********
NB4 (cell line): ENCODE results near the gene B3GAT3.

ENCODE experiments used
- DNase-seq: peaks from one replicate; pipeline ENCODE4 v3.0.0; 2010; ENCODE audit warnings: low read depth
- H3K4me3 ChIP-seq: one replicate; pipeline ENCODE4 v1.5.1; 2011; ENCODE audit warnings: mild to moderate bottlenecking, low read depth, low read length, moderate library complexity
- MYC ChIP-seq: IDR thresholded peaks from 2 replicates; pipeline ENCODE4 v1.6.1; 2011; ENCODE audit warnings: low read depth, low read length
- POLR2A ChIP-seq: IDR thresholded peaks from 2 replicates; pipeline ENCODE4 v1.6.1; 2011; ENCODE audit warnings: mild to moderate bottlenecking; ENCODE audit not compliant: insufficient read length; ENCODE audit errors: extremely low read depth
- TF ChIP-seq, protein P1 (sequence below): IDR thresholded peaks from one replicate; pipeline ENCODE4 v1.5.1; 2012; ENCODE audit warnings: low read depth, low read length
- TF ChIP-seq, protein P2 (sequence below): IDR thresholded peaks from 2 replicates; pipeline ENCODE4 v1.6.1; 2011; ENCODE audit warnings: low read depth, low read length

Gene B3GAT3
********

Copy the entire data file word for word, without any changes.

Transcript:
NB4 (cell line): ENCODE results near the gene B3GAT3.

ENCODE experiments used
- DNase-seq: peaks from one replicate; pipeline ENCODE4 v3.0.0; 2010; ENCODE audit warnings: low read depth
- H3K4me3 ChIP-seq: one replicate; pipeline ENCODE4 v1.5.1; 2011; ENCODE audit warnings: mild to moderate bottlenecking, low read depth, low read length, moderate library complexity
- MYC ChIP-seq: IDR thresholded peaks from 2 replicates; pipeline ENCODE4 v1.6.1; 2011; ENCODE audit warnings: low read depth, low read length
- POLR2A ChIP-seq: IDR thresholded peaks from 2 replicates; pipeline ENCODE4 v1.6.1; 2011; ENCODE audit warnings: mild to moderate bottlenecking; ENCODE audit not compliant: insufficient read length; ENCODE audit errors: extremely low read depth
- TF ChIP-seq, protein P1 (sequence below): IDR thresholded peaks from one replicate; pipeline ENCODE4 v1.5.1; 2012; ENCODE audit warnings: low read depth, low read length
- TF ChIP-seq, protein P2 (sequence below): IDR thresholded peaks from 2 replicates; pipeline ENCODE4 v1.6.1; 2011; ENCODE audit warnings: low read depth, low read length

Gene B3GAT3